Every Wizards fan knows the feeling. Bradley Beal drives past the first line of defense, rises up to attack the rim, bounces off a towering defender and hits the deck, falling in a heap. Silence sweeps over the crowd as he lays there, motionless, appearing at first to be seriously hurt.

Somehow, and perhaps this is when Wizards fans should knock on wood, Beal always gets up. He often stays in the game and soon after veers right back into traffic, looking for more.

It can be gut-wrenching to watch for fans and probably some in the organization as well, knowing the investment they have made in Beal. But those who know him best have long been used to it.

"I come from a football family. I don't think that [expletive] bothers them," Beal told NBC Sports Washington. "It doesn't bother them at all every time I fall. They expect me to get up. Fans might be scared, but if it ain't broke, I'm playing."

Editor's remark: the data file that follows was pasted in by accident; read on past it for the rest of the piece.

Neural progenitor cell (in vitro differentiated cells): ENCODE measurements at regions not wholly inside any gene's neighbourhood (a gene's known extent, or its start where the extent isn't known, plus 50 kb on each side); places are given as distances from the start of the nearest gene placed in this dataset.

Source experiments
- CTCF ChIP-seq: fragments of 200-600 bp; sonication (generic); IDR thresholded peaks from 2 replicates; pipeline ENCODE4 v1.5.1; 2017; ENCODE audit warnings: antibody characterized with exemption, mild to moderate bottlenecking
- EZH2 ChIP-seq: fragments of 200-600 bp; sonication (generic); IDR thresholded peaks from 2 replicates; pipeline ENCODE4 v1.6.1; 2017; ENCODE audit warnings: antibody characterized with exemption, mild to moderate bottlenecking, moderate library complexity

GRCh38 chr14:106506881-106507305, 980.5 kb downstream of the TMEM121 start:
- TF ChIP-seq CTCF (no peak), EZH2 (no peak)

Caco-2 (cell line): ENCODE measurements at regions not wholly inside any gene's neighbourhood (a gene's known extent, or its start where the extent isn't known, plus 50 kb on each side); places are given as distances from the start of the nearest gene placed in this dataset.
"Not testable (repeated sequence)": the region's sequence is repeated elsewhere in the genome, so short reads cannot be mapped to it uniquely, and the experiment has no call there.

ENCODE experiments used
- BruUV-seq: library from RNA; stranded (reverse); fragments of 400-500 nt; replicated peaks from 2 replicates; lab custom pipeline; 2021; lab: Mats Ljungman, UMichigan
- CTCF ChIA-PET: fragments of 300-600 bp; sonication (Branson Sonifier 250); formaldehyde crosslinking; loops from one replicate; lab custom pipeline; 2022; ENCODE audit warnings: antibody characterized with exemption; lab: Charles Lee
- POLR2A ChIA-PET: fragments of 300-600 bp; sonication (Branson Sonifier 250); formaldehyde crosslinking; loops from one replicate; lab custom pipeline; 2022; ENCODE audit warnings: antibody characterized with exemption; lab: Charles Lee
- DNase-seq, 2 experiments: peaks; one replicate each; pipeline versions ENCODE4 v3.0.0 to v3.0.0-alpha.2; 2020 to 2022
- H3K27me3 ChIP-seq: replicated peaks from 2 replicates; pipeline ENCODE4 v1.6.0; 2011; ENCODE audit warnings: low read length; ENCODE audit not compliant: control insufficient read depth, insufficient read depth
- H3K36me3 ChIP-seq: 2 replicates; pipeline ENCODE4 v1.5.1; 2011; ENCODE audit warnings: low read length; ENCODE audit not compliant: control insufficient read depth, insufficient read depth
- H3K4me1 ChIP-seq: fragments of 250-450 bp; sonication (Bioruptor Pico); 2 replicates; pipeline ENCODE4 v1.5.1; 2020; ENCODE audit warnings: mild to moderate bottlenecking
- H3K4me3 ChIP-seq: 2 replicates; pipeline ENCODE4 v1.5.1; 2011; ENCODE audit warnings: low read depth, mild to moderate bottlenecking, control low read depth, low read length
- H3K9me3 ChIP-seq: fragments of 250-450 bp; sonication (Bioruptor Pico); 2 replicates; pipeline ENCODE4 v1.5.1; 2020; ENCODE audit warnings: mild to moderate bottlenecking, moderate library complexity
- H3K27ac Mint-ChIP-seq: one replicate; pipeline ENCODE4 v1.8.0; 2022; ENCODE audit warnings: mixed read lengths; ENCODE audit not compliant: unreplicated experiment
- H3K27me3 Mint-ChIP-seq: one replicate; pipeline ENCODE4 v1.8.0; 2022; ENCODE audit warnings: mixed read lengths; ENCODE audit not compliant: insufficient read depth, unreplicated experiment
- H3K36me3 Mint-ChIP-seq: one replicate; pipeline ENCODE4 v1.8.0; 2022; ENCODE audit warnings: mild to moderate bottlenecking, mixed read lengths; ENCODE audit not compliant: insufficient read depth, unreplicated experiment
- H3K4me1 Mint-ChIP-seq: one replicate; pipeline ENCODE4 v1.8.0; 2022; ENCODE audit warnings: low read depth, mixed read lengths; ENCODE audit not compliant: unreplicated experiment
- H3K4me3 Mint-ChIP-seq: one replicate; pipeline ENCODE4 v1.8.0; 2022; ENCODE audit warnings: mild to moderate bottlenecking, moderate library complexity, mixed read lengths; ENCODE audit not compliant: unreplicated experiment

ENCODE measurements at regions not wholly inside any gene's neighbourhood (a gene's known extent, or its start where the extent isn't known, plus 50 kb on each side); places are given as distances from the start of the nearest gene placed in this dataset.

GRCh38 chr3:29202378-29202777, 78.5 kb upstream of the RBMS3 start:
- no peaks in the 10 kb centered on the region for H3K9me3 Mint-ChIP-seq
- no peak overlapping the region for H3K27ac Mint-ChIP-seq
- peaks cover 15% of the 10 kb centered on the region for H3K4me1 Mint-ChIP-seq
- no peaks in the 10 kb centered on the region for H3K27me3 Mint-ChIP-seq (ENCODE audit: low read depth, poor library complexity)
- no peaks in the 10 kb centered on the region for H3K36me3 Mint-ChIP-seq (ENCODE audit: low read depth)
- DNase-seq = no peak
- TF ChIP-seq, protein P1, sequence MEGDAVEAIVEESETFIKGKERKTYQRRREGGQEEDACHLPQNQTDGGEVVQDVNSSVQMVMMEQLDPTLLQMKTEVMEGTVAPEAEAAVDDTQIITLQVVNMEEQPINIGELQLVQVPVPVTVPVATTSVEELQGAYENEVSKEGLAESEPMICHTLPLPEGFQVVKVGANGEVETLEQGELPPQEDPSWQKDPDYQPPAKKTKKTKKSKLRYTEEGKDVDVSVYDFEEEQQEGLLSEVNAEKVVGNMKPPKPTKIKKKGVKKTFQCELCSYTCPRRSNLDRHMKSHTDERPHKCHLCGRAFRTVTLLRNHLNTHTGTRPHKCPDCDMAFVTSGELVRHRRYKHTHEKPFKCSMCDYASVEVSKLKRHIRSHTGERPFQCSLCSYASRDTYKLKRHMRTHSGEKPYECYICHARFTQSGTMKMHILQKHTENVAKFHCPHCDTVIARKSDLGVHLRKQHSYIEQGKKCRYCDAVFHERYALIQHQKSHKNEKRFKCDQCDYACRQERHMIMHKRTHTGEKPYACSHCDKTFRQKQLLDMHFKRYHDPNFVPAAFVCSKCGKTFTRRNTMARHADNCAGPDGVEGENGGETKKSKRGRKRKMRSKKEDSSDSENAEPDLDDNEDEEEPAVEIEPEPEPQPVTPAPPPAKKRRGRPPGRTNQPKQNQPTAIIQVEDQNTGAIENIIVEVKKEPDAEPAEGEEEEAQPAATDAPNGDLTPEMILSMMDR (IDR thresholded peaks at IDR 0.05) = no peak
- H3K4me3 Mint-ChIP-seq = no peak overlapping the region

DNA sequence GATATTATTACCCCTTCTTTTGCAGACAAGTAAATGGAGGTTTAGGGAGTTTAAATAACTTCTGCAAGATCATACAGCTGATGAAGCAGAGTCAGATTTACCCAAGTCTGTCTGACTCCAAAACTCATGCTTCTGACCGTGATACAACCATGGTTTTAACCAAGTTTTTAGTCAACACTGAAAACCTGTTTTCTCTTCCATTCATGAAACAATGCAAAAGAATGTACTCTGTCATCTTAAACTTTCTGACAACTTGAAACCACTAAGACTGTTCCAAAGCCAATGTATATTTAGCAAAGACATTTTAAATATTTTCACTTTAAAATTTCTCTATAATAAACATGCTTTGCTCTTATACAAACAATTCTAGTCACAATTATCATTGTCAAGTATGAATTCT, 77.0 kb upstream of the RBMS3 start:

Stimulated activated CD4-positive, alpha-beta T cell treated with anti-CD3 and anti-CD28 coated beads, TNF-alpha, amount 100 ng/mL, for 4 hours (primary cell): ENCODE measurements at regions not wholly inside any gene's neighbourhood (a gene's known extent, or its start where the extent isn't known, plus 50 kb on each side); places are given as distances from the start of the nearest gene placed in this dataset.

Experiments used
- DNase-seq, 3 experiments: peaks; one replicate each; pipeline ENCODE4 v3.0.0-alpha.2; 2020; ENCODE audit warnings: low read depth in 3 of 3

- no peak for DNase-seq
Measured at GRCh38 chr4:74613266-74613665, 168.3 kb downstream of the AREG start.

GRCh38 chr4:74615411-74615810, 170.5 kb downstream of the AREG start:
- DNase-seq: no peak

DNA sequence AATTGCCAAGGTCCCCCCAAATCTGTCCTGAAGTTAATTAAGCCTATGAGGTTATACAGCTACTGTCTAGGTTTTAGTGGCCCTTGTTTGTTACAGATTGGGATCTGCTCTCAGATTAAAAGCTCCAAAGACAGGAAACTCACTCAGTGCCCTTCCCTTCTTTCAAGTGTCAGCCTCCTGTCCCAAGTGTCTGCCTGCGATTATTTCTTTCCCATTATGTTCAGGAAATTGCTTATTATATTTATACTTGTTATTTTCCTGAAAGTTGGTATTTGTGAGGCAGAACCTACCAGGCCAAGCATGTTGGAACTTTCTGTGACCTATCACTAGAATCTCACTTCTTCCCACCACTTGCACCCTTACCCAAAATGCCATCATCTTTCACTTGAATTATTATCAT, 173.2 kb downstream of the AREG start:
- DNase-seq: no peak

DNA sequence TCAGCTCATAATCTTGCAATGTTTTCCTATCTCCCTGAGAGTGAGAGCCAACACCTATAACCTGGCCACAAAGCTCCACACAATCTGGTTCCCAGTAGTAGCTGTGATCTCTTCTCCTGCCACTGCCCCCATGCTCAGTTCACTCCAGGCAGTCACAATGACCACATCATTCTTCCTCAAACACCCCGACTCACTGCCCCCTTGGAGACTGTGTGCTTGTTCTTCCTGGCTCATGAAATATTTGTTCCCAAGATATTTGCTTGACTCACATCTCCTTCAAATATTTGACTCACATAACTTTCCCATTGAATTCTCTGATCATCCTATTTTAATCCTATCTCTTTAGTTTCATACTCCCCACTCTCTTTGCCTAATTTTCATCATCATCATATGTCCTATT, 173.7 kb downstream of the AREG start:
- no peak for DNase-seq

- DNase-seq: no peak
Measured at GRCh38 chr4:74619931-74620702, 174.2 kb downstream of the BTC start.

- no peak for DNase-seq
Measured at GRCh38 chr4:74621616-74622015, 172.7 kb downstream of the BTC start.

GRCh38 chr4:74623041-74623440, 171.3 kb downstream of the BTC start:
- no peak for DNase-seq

The NBA has tracking technology that can record average speed and distance among many things. One blind spot, however, may be time spent on the floor. If they tracked that, Beal might lead the league in the category.

For the past three seasons, Beal has managed to become one of the most durable players in the NBA, missing only five games going back to the 2016-17 season and some of those were due to rest. But it wasn't always that way for Beal, who early in his career had a reputation of being injury prone.

Beal missed 26 games as a rookie, 19 games in 2014-15 and 27 in the 2015-16 season. His absence in 2015-16 was so costly, the Wizards missed the playoffs and head coach Randy Wittman lost his job.

But with those days moving further and further into the distant past, Beal's confidence is growing when it comes to what his body can handle. His pain tolerance is high and he has no problem banging around the rim with the giants of the game.

There are numbers that back it up. This year, Beal is averaging career-bests in both field goal attempts within 0-3 feet (26.9% of his FGA) and field goal percentage in that range (70.1). That means he's getting to the rim and finishing there more often than ever.